Opinion, QBIC

QBIC questions who’s in charge of electric vehicle act reviews

QBIC asks the question of who is the governing voice on electric vehicle safety following recent Queensland Act reviews

Recent changes indicate a massive storm is brewing. It has been well reported Victoria has introduced a road user charge (RUC) for electric and hybrid vehicles. The charge will increase by almost eight per cent per kilometre for EVs and 10 per cent for plug-in hybrid vehicles. On July 1, rising electricity prices by as much as 25 per cent have exacerbated these charges.

Effectively, the RUC is the replacement for the fuel excise tax. However, the Victorian government has seen a gap in the regulation that offers an opportunity for revenue and has assumed a taxation role. As expected, the RUC is being challenged in the High Court by two Victorian motorists with the federal government’s assistance. This is a fight not only for $13.9 billion, but for upwards of $100 billion in the Commonwealth fuel excise over the next five years. This all raises the question of who’s in charge?

History is littered with examples of jurisdictions implementing their own rules and killing national economic productivity, the quintessential example being the three different rail gauges used across eight jurisdictions. The trend is continuing and broadening.

The Queensland government in 2020 commissioned Dick Williams, former State Secretary of the Electrical Trades Union (ETU), to review the Queensland Electrical Safety Act 2002. A discussion paper from minister Grace Grace seeks feedback concerning the need to change the act to consider EV inclusion in the Act’s scope, introducing electrical licensing for those working on or servicing EVs and changing definitions of what is electrical equipment, work and installation.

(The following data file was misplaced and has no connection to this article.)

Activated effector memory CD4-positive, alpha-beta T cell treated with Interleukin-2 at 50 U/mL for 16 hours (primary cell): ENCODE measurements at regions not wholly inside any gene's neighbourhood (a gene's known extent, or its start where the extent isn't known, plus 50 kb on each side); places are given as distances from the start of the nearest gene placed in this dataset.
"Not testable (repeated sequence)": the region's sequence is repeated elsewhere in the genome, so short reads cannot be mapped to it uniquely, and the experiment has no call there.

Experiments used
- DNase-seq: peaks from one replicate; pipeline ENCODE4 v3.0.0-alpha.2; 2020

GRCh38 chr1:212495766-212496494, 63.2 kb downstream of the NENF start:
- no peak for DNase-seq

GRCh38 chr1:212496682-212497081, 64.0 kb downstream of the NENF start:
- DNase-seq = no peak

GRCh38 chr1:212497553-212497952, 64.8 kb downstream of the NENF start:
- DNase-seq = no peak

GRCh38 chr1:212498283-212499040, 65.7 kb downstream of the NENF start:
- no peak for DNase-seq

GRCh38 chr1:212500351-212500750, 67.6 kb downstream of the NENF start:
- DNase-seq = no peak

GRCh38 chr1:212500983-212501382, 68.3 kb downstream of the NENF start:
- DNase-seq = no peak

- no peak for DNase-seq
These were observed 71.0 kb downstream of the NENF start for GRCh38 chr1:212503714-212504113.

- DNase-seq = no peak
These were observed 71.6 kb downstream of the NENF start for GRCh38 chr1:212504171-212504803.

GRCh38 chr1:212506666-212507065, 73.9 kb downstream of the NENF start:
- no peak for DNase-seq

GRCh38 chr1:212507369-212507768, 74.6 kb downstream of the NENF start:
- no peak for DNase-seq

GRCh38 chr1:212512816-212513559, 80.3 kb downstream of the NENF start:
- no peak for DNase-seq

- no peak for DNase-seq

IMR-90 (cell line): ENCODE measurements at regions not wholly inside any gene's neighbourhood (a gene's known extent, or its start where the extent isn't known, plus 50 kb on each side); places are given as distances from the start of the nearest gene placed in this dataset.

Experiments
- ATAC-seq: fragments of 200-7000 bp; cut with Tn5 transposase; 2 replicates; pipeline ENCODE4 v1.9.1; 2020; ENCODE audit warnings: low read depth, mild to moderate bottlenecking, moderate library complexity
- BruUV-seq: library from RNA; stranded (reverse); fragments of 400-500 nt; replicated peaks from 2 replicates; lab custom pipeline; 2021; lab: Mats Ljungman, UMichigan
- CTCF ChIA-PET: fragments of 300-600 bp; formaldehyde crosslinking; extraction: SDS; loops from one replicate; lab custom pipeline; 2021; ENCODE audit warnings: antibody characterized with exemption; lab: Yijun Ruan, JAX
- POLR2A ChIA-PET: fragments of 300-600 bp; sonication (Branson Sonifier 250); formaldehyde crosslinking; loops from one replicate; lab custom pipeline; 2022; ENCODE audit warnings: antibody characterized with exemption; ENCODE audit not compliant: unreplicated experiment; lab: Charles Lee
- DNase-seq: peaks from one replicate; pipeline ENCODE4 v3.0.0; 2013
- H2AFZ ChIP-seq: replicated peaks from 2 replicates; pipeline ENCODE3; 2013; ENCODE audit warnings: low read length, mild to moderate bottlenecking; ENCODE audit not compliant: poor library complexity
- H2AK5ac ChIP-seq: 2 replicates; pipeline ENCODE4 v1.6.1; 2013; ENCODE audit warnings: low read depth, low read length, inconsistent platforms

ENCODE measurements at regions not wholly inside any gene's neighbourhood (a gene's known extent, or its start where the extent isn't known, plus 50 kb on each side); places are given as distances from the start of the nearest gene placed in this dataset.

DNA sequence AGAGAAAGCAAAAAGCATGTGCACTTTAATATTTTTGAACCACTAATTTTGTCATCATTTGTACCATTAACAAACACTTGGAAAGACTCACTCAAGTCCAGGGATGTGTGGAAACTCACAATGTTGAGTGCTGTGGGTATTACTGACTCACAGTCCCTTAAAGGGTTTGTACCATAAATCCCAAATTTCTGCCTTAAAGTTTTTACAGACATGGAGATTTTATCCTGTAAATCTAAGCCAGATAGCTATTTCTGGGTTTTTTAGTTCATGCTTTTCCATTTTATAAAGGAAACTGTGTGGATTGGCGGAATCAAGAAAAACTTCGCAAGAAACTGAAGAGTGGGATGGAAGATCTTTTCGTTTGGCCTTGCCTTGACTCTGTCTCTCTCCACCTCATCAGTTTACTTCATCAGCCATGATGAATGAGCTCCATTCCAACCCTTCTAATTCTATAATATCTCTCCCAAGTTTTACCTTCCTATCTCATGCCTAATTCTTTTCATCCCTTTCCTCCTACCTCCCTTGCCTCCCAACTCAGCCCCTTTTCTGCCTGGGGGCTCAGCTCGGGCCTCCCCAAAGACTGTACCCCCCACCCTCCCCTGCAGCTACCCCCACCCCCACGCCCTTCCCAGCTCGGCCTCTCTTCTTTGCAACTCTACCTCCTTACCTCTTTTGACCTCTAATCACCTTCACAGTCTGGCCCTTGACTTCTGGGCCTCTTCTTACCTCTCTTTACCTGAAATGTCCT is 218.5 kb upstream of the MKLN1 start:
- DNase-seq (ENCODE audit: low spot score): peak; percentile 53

The 2002 Act specifically exempts EVs, except for mining vehicles. The Williams Review surmises that renewable and EV technology is new and that the risks have recently developed, with there being concern regarding worker safety based on risks of voltages of up to 700 Volts. The review lacks insight – vehicles have been safely operated and maintained by trained motor trade technical and roadside workers for the past 20 years with no Australian or Queensland data to indicate a history of near misses or injury that would raise concerns.

The Williams Review recommends that the Queensland state government should be able to determine EVs as electric equipment, set a standard for them, license who can install and maintain them and determine who can enter the state to undertake this work, all in isolation without reference to any other state or national body.

The electrical industry in Australia at a regulator level is fractured, in that there is not one electrical equipment ratifying body recognised by all states and there is no licensing body, nor do states recognise and implement standards in a universal way. State-based regulators can also recall or ban the use of equipment in conflict to Australian standards without regard to national implications.

The above fractured system is further compounded by the refusal of the Queensland government to progress a nationally consistent Automatic Mutual Recognition (AMR) process for trade licenses.

Similarly, other states are commencing other state-based regulation including Transport for NSW, who is drafting vehicle standards separate to the national Australian Design Rules (ADRs).

If state-based policy setting is allowed to flourish inside a nationally significant industry such as passenger and heavy vehicles, Australia’s national productivity and local manufacturing will vanish. Vehicles of all sizes have been a federal responsibility to ensure standards and safeguards. It is vital that there is only the federal government in charge of standards and safety to ensure consistency and to allow the Australian community to benefit from the economic growth that is possible as we develop a nationally consistent zero-emissions transport system.

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